A few days ago I wrote this tweet:
Debugging is often about uncovering your implicit assumptions and verifying that they actually hold. — Jan Gosmann (@hyper_world) July 4, 2014
There is actually a lot to discover in this short statement and it even touches social issues. But for starters, let us take a look how bugs in computer programs come about.
How bugs are made
I think, there are at least two main reasons why bugs in computer programs occur. Sometimes the programmer just mistypes something. By double checking the code this is usually easy to find.
A second type of bug, however, is much harder to locate. It is the result of implicit assumptions made by the programmer. When programming you make every now and then an assumption how a programming language behaves or what a certain function call does without even being aware of this in that moment. As long as these assumptions are correct everything is fine. But when relying on a wrong assumption things might go awry.
I have a recent example of my own (which can be skipped over if you are not keen
on programming itself). I wanted to create a list of
size empty lists for
which I wrote the following Python code:
Can you spot my assumptions here? I am assuming a new list instance will be
created when replicating
 and, thus, that all lists contained in the outer
list will be different instances which can changed individually. However, a list
containing a single list instance will be created first and then the reference
to that same instance gets replicated. Thus, modifying one of the inner lists
will modify all of them.
How bugs are found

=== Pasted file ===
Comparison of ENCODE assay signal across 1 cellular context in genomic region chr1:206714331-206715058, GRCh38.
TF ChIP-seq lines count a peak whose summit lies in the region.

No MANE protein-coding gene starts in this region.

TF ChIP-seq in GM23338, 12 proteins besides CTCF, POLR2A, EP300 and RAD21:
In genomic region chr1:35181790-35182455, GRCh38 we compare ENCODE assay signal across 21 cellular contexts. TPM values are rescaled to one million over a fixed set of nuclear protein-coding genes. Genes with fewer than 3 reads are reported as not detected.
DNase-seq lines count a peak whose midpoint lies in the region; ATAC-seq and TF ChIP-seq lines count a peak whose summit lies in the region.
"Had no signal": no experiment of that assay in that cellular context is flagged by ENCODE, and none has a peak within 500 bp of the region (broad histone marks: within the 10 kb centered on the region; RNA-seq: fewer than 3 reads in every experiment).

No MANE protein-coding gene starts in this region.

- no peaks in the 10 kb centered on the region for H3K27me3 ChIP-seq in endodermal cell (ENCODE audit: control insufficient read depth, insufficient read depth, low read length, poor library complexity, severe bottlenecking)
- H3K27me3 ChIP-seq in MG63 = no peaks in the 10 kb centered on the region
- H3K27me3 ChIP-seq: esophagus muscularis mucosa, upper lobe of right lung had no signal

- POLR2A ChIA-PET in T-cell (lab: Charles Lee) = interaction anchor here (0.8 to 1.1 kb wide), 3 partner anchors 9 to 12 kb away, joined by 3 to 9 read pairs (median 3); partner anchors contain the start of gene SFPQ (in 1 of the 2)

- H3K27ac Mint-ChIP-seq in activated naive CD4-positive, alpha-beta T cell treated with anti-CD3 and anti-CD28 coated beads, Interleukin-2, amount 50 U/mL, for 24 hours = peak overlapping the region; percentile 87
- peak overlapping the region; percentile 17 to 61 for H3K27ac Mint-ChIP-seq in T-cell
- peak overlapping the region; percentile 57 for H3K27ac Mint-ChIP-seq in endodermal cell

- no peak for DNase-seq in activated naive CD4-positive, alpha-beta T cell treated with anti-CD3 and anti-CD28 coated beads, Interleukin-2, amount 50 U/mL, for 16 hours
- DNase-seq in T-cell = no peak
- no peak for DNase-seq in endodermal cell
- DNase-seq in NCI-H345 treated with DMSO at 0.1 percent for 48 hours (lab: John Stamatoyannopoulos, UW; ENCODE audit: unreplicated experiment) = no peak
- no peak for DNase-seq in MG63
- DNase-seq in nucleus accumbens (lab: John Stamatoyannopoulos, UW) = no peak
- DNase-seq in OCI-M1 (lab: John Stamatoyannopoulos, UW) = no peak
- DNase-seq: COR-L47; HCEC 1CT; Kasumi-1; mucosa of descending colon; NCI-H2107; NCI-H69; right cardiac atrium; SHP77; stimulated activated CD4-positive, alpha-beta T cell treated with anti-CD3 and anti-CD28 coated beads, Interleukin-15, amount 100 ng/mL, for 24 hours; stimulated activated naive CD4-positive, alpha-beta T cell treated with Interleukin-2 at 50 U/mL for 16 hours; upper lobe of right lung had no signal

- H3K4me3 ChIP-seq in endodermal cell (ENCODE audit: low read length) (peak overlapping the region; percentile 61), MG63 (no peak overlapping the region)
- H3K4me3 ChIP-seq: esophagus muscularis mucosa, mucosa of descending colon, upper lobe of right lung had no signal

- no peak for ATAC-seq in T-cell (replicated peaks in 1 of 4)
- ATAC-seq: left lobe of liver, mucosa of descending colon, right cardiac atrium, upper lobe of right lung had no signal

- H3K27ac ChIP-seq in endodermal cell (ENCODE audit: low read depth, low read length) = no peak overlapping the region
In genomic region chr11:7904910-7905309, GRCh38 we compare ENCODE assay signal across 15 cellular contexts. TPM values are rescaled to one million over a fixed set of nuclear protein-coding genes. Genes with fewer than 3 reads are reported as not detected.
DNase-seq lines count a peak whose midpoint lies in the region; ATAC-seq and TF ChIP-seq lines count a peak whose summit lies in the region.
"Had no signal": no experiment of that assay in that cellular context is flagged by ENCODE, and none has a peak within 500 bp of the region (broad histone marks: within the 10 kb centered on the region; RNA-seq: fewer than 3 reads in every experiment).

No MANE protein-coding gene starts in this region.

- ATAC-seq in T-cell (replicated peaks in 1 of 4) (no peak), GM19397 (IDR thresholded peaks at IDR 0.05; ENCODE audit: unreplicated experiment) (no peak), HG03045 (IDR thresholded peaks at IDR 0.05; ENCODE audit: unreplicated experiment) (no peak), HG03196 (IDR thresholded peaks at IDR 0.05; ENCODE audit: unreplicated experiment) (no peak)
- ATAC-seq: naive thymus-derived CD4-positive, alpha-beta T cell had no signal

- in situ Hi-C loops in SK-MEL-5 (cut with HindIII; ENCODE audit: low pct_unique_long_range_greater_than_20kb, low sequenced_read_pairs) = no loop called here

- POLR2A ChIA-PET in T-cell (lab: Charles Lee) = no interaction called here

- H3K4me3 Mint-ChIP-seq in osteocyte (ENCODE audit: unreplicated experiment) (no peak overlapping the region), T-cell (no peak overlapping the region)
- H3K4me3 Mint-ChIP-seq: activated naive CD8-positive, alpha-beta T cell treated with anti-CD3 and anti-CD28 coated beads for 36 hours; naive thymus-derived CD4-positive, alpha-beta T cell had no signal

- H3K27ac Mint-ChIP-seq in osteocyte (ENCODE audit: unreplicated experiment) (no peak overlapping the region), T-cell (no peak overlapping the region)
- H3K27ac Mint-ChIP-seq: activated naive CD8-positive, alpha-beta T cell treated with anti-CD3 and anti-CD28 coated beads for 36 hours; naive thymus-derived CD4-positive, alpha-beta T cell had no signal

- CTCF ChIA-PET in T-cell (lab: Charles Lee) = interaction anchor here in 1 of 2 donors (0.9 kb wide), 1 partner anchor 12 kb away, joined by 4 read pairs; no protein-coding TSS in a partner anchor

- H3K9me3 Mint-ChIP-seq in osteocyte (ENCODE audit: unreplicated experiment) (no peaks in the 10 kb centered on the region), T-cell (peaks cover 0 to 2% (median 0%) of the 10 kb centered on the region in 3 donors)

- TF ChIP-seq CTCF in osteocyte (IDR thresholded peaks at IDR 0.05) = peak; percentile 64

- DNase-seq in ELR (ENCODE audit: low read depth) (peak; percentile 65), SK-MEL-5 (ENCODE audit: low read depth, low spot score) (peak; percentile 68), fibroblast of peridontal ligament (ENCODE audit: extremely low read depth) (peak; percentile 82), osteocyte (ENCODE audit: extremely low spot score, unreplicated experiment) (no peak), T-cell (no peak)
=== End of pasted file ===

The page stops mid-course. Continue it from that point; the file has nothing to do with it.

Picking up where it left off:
How does one find such bugs? Essentially, it is necessary become aware of implicit beliefs and verify that they are correct. Once I realized what assumptions I was making in the example above it was easy to verify that the code does not produce independent list instances. Fixing the bug was then a matter of seconds. The hard part is to achieve awareness of implicit assumptions. It all comes down to the question: How do you become consciousness of something unconsciousness?
Sometimes another person can be of help. That person will have another set of presumptions and can therefore be able to spot such bugs more easily. This is a good reason to do code reviews and/or pair programming.
But what if you are on your own? In that case, I do not know.
Part of it is probably experience and practice. But I wonder: Are there methods to train becoming aware of implicit assumptions?
Why does it matter to non-programmers?
Implicit beliefs do not only exist in programming. They are part of our everyday life. Everyone has some assumptions about the persons he or she meets without even being aware of it. Nevertheless, they influence how we interact with each other. Teaching people about uncovering their implicit assumptions might have the potential to make the world a better and fairer place.